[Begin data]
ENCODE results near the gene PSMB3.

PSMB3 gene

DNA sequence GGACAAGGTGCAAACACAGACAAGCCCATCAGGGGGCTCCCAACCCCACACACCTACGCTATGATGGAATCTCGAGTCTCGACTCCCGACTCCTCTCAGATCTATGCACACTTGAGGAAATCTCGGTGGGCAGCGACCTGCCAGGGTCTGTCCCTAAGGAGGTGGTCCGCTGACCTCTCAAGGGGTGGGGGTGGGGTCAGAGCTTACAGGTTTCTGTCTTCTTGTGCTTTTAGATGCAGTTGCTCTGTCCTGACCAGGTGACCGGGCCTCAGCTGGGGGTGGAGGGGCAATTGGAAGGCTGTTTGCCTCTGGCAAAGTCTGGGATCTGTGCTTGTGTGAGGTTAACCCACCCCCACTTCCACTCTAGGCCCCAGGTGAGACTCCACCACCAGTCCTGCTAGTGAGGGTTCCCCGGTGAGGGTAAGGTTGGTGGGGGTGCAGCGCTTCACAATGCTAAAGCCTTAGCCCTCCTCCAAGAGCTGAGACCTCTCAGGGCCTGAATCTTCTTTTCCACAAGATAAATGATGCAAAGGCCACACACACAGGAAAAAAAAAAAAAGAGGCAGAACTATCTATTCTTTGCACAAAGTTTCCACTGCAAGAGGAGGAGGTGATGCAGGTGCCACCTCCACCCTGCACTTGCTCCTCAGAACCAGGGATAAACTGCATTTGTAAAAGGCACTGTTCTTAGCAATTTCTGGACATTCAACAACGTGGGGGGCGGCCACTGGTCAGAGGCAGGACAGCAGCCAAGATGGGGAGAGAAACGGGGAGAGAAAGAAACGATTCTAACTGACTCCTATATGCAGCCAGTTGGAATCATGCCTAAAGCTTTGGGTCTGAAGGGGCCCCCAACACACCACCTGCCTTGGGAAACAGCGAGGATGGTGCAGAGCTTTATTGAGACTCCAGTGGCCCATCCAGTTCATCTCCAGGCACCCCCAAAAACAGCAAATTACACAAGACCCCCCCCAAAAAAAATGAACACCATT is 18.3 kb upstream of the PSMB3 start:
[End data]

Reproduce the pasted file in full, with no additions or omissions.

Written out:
ENCODE results near the gene PSMB3.

PSMB3 gene

DNA sequence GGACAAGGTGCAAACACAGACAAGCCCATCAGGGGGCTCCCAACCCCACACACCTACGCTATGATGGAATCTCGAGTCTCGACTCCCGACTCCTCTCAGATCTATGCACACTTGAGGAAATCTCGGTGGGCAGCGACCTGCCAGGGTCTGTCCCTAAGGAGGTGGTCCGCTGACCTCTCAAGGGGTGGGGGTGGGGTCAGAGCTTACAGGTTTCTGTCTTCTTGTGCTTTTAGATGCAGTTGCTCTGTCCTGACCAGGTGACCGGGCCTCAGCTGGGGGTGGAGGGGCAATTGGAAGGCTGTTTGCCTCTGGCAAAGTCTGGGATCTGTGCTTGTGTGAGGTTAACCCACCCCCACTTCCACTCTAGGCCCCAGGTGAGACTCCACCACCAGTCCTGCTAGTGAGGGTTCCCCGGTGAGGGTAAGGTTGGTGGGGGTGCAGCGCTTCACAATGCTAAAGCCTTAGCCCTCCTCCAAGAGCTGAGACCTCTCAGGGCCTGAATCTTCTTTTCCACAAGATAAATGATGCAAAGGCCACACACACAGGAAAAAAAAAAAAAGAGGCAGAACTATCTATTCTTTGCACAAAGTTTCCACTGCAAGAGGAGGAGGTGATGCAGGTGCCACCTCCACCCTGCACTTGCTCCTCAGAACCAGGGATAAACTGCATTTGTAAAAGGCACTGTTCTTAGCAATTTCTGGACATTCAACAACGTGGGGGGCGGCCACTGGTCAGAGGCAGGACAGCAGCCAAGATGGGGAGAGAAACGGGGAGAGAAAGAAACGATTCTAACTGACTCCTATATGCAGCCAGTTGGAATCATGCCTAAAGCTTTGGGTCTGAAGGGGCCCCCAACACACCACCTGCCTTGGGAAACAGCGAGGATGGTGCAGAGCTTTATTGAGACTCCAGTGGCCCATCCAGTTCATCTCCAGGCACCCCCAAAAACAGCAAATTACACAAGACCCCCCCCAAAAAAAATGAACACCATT is 18.3 kb upstream of the PSMB3 start: